University of Virginia Computer Science
CS150: Computer Science, Fall 2005
The course is designed to enable students to appreciate, use and understand ideas at the core of computer science. This course covers ideas that will be useful and interesting to students, whether or not they major in computer science.
Course Description. In the past hundred years, computer science has changed the world more than any other field. Without nuclear Physicists, World War II may have lasted longer, but without computer scientists the other side may have won. Without computer science, humans would not have walked on the Moon, modern medicine would not exist, and Wal-Mart would be a small store in Arkansas.
But this course is not about the pragmatic impact of computer science; it is about how computer science changes the ways we think, solve problems and understand the world. Despite its name, computer science has very little to do with the beige boxes we call computers, and it is far from being a science. It has more in common with music and mathematics than it does with science or engineering. At its core, computer science is the study of imperative knowledge. Whereas mathematics is all about declarative knowledge ("what is"), computer science is all about "how to" knowledge.
Computer science is the study of how to describe and predict properties of information processes. Most of what we know about describing information processes stems from three simple ideas:
The kinds of properties we want to predict about information processes include whether or not there is a procedure that can always solve a given problem (computability), and how much time and space will be required to solve a given problem (complexity).
Expected Background: This course is open to students with no prior background in computer science or programming, but appropriate and challenging for experienced CS majors also. The only background we assume is:
Meetings: Mondays, Wednesdays and Fridays at 1:00-1:50 pm in THN E316.
Books: There are two required books for this course:
Web page: http://www.cs.virginia.edu/cs150. This page is updated often and students are expected to visit it regularly (almost every day). All lectures, notes and assignments for the course will be posted on the web site.
David John Faulkner (email@example.com)
Daniel Scott Upton (firstname.lastname@example.org)
Email: Send mail to email@example.com to reach the whole course staff.
The expected problem set due dates and topics (which are subject to change) are:
Unless noted otherwise, problem sets are due at the beginning of class (1:00 pm) on the day they are due.
Quizzes. There will be several short in-class quizzes throughout the semester. These may or may not be announced in advance. Except in unusual circumstances, these will have no effect on your grade. Instead, they are used to allow you and I to determine if important concepts have been understood throughout the semester.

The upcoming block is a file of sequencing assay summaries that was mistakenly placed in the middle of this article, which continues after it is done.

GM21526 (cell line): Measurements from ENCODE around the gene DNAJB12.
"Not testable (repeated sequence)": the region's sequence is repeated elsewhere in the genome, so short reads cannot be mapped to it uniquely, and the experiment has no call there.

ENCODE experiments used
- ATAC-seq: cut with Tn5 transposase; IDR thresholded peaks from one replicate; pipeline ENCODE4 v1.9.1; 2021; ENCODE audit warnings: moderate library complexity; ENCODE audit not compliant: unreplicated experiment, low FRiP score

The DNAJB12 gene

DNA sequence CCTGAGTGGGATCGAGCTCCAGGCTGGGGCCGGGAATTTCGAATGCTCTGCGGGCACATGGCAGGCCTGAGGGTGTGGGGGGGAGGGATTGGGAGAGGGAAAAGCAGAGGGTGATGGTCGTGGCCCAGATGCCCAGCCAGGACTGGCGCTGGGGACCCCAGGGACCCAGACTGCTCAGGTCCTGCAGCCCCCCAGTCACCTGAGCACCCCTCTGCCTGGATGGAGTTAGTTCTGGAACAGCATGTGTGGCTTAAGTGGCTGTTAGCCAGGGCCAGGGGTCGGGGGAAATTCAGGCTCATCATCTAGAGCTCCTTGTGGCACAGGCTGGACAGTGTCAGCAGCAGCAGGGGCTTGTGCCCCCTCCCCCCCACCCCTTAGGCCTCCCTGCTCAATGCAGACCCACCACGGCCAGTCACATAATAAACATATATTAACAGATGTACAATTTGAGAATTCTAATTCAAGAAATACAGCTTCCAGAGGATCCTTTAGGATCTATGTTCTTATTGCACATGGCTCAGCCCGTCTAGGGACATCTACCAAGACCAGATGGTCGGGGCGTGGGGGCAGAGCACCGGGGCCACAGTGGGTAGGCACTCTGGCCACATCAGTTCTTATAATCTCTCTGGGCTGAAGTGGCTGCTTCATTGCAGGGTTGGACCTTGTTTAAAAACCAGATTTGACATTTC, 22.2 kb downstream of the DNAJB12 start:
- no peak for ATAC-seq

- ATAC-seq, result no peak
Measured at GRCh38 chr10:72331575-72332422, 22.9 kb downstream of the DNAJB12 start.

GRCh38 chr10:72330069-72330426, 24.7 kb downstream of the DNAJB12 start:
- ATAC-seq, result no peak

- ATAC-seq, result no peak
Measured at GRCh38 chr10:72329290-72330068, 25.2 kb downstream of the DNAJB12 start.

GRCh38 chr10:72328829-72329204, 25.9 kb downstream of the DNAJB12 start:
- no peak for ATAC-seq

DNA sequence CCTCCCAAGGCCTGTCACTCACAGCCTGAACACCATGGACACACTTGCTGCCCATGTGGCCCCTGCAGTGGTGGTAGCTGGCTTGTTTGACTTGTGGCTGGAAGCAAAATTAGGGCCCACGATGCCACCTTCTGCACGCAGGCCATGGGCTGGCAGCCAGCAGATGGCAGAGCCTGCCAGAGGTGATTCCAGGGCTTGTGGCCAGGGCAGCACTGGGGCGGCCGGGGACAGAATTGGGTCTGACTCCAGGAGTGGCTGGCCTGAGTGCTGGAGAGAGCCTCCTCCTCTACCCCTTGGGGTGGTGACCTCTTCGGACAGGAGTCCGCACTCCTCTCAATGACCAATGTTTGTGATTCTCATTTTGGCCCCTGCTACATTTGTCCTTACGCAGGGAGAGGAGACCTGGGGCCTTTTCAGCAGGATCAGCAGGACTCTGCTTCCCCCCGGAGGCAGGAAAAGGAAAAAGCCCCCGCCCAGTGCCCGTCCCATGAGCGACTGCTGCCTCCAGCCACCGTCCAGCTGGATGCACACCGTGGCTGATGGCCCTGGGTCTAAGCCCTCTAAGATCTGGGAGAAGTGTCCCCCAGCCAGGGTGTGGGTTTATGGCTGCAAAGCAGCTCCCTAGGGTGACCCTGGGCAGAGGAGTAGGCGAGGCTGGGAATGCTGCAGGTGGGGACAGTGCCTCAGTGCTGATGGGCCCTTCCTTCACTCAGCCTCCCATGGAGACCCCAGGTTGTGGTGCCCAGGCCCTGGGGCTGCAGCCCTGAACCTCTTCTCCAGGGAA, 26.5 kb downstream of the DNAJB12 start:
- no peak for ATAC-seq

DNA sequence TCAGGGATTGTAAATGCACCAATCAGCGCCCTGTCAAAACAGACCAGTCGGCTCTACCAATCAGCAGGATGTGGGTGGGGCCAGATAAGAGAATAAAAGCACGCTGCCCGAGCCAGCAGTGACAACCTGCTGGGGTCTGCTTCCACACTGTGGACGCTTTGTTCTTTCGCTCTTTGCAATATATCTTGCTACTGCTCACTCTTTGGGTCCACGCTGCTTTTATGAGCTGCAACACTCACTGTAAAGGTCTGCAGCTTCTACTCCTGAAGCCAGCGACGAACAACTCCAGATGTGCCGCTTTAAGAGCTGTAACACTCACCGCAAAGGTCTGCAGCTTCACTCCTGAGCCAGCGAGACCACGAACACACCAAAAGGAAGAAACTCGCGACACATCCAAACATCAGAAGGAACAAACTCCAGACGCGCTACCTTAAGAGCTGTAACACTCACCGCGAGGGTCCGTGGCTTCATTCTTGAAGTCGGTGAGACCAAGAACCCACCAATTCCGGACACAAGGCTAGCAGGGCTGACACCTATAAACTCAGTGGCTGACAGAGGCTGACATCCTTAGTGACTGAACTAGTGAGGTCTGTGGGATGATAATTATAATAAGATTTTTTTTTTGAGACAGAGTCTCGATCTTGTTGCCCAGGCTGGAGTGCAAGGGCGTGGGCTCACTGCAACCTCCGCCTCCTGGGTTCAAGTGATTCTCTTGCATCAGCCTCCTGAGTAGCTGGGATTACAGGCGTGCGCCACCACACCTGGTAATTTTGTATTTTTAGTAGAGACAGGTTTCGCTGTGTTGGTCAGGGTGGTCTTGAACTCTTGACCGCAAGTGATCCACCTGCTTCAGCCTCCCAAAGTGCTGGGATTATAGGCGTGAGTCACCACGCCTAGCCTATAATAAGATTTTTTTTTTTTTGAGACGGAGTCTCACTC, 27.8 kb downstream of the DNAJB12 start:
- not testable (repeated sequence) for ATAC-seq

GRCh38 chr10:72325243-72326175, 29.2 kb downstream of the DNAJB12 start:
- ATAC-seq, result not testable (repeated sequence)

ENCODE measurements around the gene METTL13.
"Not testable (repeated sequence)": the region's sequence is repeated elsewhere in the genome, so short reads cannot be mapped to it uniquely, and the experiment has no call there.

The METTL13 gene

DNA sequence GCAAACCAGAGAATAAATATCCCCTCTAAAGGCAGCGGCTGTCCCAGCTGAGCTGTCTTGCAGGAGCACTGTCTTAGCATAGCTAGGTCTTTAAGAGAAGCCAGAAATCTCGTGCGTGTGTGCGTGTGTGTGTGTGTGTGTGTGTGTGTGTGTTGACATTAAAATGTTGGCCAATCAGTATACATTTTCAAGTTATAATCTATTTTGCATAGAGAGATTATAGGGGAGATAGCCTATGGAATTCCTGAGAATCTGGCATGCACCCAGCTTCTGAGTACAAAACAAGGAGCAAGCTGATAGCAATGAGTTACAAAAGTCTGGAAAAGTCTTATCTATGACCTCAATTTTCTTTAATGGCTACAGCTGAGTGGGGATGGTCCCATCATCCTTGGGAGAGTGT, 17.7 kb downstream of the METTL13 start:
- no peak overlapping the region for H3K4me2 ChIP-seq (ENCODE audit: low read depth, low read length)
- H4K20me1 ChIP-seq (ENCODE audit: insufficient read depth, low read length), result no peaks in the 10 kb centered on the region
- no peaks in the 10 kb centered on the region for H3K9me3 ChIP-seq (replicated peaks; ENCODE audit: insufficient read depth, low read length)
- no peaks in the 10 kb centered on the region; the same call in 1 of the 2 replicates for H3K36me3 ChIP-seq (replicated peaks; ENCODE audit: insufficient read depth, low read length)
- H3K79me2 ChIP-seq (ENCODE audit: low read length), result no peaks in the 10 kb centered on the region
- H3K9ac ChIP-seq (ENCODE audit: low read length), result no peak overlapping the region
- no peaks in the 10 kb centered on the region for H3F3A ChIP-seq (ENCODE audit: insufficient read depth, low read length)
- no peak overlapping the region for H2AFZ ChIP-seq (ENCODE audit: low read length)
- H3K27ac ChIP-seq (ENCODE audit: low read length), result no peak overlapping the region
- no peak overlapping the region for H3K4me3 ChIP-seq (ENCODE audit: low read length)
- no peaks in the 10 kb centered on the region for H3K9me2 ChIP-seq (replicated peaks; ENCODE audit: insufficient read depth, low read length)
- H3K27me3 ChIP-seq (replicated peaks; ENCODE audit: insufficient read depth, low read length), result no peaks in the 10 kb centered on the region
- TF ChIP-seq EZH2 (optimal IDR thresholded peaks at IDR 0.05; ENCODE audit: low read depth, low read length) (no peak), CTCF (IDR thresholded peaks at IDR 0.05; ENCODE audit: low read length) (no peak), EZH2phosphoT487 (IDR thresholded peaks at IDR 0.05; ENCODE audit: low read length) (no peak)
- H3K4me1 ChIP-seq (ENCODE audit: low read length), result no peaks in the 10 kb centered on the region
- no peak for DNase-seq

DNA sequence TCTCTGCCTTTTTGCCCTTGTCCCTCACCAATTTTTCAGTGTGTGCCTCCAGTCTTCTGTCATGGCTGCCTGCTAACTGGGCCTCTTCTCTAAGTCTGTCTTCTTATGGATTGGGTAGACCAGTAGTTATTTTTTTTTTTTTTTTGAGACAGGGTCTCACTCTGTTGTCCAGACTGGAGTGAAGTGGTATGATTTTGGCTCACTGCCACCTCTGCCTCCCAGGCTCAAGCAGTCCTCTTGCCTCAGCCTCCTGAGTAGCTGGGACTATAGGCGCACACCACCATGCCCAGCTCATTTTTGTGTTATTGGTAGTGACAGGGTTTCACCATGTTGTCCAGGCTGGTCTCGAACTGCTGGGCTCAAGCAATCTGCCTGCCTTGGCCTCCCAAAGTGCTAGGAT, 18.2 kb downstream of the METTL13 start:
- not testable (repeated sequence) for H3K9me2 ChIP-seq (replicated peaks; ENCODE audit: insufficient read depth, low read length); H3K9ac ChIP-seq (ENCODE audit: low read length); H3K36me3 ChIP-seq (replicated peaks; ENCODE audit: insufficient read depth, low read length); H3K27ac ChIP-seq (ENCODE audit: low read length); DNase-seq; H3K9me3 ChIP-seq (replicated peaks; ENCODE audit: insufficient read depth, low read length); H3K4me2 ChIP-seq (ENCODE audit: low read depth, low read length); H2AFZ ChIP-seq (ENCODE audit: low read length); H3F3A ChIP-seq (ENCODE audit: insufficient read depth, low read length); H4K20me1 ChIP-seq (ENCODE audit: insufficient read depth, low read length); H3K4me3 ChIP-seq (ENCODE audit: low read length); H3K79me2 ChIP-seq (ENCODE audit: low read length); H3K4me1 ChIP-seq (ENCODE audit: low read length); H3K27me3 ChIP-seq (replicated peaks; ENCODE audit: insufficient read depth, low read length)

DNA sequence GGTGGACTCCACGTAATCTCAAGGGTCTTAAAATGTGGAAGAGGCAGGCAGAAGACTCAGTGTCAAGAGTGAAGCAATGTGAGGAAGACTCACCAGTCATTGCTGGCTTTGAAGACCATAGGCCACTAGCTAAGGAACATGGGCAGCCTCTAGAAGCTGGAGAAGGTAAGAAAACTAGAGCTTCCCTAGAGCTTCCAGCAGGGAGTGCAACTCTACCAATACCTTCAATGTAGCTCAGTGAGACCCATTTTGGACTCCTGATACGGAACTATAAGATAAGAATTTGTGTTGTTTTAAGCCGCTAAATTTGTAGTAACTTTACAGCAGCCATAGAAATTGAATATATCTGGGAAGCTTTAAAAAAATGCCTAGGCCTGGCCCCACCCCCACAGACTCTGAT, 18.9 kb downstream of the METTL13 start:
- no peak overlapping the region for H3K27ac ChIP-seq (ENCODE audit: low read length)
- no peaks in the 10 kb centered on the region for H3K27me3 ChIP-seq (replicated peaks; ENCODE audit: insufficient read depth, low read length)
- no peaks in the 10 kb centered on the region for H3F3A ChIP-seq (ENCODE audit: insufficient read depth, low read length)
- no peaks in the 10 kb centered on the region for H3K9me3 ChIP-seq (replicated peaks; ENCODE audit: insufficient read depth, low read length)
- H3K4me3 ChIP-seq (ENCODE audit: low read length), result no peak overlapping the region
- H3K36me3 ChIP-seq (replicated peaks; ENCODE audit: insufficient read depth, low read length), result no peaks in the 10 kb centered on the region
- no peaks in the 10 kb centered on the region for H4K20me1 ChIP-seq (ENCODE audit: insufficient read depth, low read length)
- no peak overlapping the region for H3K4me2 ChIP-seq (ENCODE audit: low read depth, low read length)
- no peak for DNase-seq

Exams. There will be two exams during the semester and a final. All exams will be open book and open notes. All exams will be take-home unless I have any reason to believe there are any untrustworthy students in this class.
Students are also encouraged to consult outside sources, including human experts. Always list the resources you used (students, outside experts, papers, web sites) on your submission. The only resource you may not use are CS150 problem sets from previous semesters of CS200. It is to your advantage for the course staff to be able to reuse effective assignments from previous semesters, and important that we can trust you to no abuse those materials.
All students are required to sign the course pledge, which applies to the entire course.
Be able to identify the primitives, means of combination, and means of abstraction for a language; describe a language using BNF or RTN; determine the set of the surface forms in a language described by a BNF grammar or RTN; determine what a surface form in a language means if you are given evaluation rules for the language; determine the value of a Scheme expression following the rules of evaluation.
Understand a recursive definition; solve a problem by defining a procedure recursively; reason about the process produced by evaluating an application of a recursively defined procedure; define and understand procedures that take procedures as parameters; define and understand procedures that produces procedures as results.
Programming with Lists
Define procedures that manipulate lists, use and understand procedures that traverse lists.
Programming with Mutation and Objects
Define and understand procedures that use mutation; draw environment diagrams; explain what environment diagrams mean; define procedures that create objects; explain a class hierarchy; define procedures that use inheritance; explain how a method is selected given class definitions.
Understand an evaluator; modify and evaluator to change the meaning of a language; explain why the difference between eagar and lazy evaluation matters; explain the advantages and disadvantages of static type checking; understand an evaluator that does static type checking.
Programming for the Internet
Measure the latency and bandwidth of a network; explain the advantages and disadvantages of packet switching; make a dynamic web site; construct a SQL command to select or insert data in a database table; learn a new language given a BNF grammar and an informal description of its evaluation rules.